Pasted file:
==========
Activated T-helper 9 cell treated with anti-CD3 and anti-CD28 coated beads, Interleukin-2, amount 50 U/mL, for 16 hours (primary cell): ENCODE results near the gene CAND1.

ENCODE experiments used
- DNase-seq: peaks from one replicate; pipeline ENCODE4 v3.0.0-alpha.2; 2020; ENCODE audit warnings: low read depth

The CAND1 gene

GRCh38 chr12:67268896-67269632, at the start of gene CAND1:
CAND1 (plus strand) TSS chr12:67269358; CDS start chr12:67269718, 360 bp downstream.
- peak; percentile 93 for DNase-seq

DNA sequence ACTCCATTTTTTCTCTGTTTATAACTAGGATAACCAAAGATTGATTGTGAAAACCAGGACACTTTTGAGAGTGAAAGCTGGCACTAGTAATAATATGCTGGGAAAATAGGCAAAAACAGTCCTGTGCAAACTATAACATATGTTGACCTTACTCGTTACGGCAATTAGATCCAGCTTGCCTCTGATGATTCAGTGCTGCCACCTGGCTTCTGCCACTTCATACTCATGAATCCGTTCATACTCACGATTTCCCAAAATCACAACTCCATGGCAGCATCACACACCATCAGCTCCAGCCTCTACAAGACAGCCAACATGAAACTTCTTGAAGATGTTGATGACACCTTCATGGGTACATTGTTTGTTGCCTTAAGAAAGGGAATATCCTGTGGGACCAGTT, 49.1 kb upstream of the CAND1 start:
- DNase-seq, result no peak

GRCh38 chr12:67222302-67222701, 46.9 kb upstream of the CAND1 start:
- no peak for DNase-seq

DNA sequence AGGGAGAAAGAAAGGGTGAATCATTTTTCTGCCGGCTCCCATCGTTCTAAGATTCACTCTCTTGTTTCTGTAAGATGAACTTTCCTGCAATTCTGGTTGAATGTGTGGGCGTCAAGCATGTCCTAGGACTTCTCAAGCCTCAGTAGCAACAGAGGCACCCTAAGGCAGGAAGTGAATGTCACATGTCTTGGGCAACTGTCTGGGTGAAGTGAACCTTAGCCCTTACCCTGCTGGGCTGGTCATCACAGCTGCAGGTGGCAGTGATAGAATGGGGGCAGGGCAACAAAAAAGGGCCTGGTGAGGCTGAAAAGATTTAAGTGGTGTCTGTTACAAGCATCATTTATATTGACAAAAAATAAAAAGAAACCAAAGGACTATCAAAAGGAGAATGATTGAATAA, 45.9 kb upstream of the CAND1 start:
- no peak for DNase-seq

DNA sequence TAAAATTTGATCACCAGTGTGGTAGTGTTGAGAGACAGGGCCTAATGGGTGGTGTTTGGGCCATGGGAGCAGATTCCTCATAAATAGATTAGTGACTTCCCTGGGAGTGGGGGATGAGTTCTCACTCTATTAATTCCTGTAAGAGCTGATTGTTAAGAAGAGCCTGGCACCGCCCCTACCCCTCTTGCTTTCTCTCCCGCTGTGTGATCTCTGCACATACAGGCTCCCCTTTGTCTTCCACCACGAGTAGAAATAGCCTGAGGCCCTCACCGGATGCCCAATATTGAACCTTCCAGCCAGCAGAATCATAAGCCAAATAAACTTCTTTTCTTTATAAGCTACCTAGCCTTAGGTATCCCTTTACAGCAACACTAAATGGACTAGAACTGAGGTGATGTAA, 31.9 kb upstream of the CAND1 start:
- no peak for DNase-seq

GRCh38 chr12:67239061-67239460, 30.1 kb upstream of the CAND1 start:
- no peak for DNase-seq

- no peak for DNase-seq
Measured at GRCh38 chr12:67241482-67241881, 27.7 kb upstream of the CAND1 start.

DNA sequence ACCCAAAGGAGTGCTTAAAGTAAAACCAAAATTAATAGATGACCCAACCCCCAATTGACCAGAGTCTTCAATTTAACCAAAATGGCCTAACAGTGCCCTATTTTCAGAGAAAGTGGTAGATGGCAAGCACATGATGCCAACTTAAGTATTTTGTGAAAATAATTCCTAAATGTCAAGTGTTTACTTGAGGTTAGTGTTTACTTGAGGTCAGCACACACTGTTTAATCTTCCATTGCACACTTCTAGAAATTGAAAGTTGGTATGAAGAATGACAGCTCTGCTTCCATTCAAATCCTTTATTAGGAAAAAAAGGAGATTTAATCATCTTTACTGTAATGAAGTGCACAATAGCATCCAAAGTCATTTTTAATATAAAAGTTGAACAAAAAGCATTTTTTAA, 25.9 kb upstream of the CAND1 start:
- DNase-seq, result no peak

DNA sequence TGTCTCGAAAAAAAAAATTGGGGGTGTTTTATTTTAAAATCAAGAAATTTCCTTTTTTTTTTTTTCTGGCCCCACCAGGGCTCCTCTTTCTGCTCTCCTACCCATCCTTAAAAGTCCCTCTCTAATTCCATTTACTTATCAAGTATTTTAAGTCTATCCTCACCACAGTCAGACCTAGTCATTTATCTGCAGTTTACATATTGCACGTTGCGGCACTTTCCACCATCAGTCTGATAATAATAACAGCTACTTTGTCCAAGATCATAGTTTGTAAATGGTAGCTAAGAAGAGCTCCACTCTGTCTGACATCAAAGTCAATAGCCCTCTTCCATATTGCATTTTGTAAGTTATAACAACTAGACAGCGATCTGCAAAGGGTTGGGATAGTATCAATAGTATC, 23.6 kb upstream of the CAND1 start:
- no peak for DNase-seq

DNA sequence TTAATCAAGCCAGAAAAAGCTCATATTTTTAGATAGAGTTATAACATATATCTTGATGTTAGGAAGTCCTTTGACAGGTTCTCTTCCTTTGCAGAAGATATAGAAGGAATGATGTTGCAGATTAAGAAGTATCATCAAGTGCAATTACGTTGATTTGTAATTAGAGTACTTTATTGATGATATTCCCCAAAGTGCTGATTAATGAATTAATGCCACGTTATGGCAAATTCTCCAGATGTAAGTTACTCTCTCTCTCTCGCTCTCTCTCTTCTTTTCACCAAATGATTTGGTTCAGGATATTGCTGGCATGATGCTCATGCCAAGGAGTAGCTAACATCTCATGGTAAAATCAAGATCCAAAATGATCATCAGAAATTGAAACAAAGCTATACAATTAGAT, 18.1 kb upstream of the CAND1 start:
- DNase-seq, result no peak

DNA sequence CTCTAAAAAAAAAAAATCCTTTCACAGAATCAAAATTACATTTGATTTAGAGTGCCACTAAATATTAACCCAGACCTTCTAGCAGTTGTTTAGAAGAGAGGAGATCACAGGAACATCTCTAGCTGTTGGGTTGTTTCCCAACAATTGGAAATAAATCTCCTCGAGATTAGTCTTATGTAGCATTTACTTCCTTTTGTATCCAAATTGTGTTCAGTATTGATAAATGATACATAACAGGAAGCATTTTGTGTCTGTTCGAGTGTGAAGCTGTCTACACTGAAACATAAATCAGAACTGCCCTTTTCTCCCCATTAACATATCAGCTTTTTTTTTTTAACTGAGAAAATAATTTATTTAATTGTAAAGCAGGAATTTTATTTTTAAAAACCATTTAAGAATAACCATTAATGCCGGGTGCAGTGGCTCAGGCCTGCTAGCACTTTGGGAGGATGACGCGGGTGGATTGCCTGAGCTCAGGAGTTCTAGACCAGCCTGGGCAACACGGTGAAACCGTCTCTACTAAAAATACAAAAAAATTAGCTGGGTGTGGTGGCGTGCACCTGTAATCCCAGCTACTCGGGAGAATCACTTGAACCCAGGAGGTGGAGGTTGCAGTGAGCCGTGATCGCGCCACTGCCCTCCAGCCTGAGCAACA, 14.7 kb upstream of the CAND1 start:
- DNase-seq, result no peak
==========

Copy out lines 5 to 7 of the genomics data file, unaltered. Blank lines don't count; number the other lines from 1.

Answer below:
GRCh38 chr12:67268896-67269632, at the start of gene CAND1:
CAND1 (plus strand) TSS chr12:67269358; CDS start chr12:67269718, 360 bp downstream.
- peak; percentile 93 for DNase-seq